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Cleaning Your Photo Negatives

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By Dillon Wallace

If you’re on Google typing in “the best way to clean your photo negatives,” then you’re already on the right path to saving your old media.

And that deserves a kudos.
The truth is, digitizing your media is the best thing you can do to preserve your memories. But, before you get all DIY scanner happy, it’s always a good idea to prep your media beforehand. You don’t want mold, fingerprints, debris and more being transferred during digitization do you? Didn’t think so.

 

And, if you’re worried that you’re going to harm your precious memory cargo by cleaning them, think again. So, wash your hands and let’s get to cleaning.


Step 1: Try a little compressed air to start

What do you do when your keyboard gets dirty? You blast it with some compressed air, right? Same goes for your negatives. It’s not to say that it’s the end-all-be-all, but it’s a great place to start loosening that dust and debris. So grab a can and get to spraying … as gently as possible, of course.


Step 2: Dab some 98% isopropyl on them

Alcohol may seem like a sure way to damage your negatives, but not if you use the right kind, the right way. Using 98% isopropyl alcohol will ensure that when it dries (which is quickly, I might add), it won’t leave any streaks, spots of stains. If you use an alcohol with a lower percentage, you might end up with streaks, spots and stains from water remnants.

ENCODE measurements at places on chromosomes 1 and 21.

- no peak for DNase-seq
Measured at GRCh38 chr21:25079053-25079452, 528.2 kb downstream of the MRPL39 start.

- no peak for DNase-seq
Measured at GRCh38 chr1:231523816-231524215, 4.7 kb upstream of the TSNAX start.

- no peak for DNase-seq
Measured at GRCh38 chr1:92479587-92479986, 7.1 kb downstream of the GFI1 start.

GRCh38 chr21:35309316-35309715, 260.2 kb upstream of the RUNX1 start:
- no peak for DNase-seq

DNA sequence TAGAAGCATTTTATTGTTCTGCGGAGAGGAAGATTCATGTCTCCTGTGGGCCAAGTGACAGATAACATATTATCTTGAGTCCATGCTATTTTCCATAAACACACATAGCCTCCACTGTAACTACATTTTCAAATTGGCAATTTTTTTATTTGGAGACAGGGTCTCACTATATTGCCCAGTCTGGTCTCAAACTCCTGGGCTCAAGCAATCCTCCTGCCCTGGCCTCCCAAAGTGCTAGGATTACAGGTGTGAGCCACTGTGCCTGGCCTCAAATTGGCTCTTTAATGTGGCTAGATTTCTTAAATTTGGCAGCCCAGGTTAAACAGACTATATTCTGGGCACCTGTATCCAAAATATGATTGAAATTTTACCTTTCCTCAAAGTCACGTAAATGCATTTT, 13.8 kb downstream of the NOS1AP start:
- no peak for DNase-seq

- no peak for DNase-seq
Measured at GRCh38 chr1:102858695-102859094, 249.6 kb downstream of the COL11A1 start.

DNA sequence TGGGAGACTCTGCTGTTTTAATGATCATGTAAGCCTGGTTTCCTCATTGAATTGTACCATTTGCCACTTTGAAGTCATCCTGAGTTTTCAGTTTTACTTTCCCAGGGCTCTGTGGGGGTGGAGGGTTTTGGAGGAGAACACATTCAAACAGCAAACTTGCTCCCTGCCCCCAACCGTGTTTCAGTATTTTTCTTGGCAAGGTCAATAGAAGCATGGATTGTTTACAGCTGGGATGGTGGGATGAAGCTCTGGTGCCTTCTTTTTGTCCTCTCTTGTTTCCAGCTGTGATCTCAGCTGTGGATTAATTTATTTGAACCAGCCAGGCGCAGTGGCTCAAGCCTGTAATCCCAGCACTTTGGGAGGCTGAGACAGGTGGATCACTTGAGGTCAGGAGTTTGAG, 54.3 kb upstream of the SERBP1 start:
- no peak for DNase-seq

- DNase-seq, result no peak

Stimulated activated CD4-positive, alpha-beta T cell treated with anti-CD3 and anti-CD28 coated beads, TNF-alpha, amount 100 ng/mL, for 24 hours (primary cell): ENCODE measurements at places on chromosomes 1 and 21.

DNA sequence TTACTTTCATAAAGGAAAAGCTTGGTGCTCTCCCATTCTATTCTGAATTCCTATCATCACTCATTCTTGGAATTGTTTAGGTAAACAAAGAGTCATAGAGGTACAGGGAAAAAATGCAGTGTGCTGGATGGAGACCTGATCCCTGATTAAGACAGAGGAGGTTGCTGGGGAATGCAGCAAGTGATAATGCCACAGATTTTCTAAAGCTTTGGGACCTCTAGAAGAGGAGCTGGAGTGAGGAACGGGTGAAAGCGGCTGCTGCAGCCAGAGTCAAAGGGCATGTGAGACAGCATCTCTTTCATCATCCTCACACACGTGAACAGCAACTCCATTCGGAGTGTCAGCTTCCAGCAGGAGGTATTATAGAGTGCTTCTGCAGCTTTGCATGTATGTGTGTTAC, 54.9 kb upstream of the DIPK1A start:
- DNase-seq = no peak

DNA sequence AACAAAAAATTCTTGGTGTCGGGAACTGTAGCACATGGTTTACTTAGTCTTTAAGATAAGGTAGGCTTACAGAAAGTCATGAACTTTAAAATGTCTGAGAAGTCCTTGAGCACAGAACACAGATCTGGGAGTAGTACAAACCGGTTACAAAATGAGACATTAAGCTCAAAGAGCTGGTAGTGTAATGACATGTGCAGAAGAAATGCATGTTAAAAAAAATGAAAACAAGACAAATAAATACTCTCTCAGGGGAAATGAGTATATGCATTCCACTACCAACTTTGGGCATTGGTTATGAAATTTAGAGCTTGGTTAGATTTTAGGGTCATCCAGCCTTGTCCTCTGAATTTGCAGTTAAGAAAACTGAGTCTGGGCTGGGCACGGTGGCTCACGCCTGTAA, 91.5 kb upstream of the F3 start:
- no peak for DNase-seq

And worst case, if the remaining water comes into contact with the film, it could react with the emulsion on the film and cause the image to smudge.


Step 3: Glove up

Before you get to cleaning, make sure you put on some lint-free gloves. There’s nothing worse than cleaning off all the old decades worth of debris and mold from a negative only to replace it with fresh fingerprint smudges because you didn’t wear gloves.


Step 4: Use a lint-free cloth or cotton swab

It’s important to note that you should not just dip your negatives into the alcohol solution. This is very much a less is more situation. Dipping the strip directly into alcohol will burn the emulsion and ruin your prints.


So, what you should do is just dab a small amount of isopropyl onto your negative and gently wipe with a lint-free cloth or cotton swab. You don’t want extra microscopic debris getting on your print from cleaning it with your every day wash rag.  


Step 5: Let them breathe

After you’ve cleaned your negatives, it’s important to let them dry out in a well-ventilated, clean room. Why? Because you want the alcohol to evaporate quickly and naturally. That does not mean dry them out by a window like your cooling off a Yogi Bear pie. Doing so will only result in attracting a new coat of dust from the outside.


Step 6: Wipe and repeat

Once the alcohol has dried, you can proceed to your last step of wiping off the loosened oils, debris and dust. Thank you for doing your job, alcohol.


Just make sure you use a different lint-free cloth to gently wipe the film. And that it’s dry. If you’re looking to clean in bulk, you can clean a roll of 24 negatives. By the time you go back to your first roll, they should be good and dry.


Alternative step:

For those of you not-so-DIY-inclined, you can always load up your memories and send them off to a professional for cleaning and digitization. After all, preserving your memories is a big task and with our team of professional digitizers, you can rest assured they’re in good hands.

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